The date for the United States presidential inauguration was not specified in the original U.S. Constitution.
In 1788, the Continental Congress set Inauguration Day as March 4. Then, in 1933, the Twentieth Amendment to the Constitution changed it to January 20, reducing the outdated four-month lag between the time a president was elected and took office.
That’s why famous quotes from inaugural addresses of presidents elected before 1933 are on a March 4th date and those of presidents elected after 1933 are on a January 20th.
The Inauguration Day speeches of all of the presidents (online here) are historically interesting and many include memorable lines. But only a handful of those lines have become famous quotes.
The earliest comes from the first inaugural address of Thomas Jefferson, which took place on March 4, 1801.
That speech includes Jefferson’s oft-cited warning against “entangling alliances.”
It’s part of a longer sentence that Jefferson said embodied his view on “the essential principles of our Government”:
“Equal and exact justice to all men, of whatever state or persuasion, religious or political; peace, commerce, and honest friendship with all nations, entangling alliances with none.”
You have to flash forward 60 years to find another truly famous quote from a president’s inaugural address.
In Abraham Lincoln’s first inaugural address on March 4, 1861, he coined the well-known, almost poetic phrase “the mystic chords of memory.”
It came near the end of his speech, in what was a clear plea to citizens in Southern states.
At that point, some states had already seceded from the Union, but no blatant act of war between the North and South had occurred.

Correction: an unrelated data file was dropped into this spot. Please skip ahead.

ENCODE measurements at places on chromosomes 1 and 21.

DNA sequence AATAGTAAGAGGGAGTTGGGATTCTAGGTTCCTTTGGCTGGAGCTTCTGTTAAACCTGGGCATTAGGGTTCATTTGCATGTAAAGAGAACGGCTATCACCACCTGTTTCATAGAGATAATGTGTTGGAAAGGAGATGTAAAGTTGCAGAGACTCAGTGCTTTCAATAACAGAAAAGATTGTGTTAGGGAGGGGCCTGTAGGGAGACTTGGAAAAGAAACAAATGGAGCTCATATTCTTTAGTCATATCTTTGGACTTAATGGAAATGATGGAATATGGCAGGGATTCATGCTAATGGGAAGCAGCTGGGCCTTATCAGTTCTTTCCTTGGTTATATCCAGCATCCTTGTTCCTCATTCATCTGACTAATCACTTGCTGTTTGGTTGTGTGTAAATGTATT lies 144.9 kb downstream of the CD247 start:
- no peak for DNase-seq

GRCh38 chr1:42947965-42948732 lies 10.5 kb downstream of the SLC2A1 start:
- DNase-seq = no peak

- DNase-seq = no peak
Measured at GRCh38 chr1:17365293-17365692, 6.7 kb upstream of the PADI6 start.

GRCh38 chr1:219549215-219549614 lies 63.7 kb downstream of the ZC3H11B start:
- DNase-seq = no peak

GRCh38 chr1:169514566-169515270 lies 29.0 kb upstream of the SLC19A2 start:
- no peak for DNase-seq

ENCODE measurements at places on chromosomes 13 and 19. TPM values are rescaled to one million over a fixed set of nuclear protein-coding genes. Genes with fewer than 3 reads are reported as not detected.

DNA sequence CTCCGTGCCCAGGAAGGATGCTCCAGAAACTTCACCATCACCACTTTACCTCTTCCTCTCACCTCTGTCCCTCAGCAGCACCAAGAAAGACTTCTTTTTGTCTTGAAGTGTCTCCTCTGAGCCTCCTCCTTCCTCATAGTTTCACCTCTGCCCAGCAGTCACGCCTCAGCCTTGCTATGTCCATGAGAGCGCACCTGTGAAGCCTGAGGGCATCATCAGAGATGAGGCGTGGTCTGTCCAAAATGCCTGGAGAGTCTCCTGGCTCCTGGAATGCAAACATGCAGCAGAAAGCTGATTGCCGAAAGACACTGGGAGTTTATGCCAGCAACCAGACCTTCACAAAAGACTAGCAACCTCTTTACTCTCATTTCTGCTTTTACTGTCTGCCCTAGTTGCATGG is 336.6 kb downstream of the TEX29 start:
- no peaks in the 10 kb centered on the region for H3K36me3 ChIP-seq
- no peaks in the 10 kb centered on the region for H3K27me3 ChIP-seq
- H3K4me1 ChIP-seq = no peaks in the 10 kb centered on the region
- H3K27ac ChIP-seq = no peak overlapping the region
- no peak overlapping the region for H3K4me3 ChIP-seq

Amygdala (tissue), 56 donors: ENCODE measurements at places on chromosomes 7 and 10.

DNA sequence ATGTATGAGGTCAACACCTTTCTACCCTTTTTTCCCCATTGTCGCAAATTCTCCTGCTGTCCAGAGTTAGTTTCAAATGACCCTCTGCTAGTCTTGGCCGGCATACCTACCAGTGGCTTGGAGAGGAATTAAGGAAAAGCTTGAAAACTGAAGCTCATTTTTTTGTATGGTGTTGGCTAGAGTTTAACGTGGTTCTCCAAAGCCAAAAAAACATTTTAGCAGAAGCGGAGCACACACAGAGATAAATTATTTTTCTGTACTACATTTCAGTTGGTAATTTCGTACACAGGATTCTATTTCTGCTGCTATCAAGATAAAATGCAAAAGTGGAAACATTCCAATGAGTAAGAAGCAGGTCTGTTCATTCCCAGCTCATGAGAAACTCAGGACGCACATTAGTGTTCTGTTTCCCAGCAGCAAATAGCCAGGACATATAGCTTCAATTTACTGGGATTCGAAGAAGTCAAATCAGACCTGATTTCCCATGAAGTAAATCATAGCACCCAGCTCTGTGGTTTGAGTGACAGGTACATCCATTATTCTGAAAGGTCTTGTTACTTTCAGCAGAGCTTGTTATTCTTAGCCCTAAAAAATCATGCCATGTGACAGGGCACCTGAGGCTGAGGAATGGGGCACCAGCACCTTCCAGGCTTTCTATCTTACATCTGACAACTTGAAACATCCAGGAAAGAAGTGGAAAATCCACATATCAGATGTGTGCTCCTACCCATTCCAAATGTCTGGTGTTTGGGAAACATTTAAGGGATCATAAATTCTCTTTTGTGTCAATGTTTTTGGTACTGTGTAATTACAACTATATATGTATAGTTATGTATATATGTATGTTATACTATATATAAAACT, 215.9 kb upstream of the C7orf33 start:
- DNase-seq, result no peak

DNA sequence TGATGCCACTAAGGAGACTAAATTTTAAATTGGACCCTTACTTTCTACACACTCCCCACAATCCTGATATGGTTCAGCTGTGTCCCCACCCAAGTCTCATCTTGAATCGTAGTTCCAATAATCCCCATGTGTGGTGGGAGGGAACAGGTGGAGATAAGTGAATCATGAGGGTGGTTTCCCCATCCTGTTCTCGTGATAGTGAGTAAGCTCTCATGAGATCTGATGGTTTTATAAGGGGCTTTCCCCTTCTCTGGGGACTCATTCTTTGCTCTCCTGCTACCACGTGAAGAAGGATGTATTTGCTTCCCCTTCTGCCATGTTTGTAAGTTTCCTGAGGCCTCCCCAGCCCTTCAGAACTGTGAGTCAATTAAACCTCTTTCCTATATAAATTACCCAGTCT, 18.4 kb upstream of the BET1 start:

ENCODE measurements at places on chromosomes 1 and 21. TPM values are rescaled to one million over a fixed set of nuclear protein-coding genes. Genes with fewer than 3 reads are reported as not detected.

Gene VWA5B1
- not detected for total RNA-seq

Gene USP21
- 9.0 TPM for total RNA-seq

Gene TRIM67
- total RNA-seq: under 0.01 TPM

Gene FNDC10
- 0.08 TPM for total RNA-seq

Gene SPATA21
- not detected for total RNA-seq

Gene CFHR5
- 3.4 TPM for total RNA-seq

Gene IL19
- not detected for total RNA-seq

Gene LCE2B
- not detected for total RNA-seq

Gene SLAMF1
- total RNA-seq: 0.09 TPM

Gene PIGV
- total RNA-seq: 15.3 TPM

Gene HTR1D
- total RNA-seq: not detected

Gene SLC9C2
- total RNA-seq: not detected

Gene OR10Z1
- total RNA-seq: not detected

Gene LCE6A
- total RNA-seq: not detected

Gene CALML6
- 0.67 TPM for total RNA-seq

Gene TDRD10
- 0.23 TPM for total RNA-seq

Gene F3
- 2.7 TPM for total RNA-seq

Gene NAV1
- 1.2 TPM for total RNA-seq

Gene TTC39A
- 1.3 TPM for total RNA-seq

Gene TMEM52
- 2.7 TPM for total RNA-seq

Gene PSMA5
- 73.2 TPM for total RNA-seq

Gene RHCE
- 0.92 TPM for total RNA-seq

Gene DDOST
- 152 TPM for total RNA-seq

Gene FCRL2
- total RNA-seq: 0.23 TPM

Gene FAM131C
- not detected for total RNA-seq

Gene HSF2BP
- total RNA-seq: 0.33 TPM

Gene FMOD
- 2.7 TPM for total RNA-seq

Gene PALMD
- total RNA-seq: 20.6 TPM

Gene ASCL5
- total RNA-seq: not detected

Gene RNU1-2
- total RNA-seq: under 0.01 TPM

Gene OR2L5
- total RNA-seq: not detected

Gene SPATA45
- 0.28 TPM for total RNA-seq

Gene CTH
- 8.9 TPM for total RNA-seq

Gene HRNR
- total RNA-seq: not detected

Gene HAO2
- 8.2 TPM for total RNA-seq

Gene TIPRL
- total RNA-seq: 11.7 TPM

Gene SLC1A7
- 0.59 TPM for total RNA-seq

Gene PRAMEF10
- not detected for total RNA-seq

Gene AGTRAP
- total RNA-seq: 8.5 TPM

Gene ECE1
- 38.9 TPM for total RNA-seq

“In your hands, my dissatisfied fellow-countrymen, and not in mine, is the momentous issue of civil war…We must not be enemies. Though passion may have strained it must not break our bonds of affection. The mystic chords of memory, stretching from every battlefield and patriot grave to every living heart and hearthstone all over this broad land, will yet swell the chorus of the Union, when again touched, as surely they will be, by the better angels of our nature.”
Six weeks later, Confederate troops fired on Fort Sumter in Charleston, South Carolina. The Civil War had begun.
Four years later, when Lincoln gave his second inaugural address on March 4, 1865, the end of that bloody war was in sight.
Knowing this, Lincoln expressed his hope for reconciliation in a speech that included his famous quote about “malice towards none” and “charity for all.”
Here’s the sentence in his address those words come from:
“With malice towards none; with charity for all; with firmness in the right, as God gives us to see the right, let us strive on to finish the work we are in; to bind up the nation’s wounds, to care for him who shall have borne the battle, and for his widow and for his orphan — to do all which may achieve and cherish a just and lasting peace among ourselves, and with all nations.”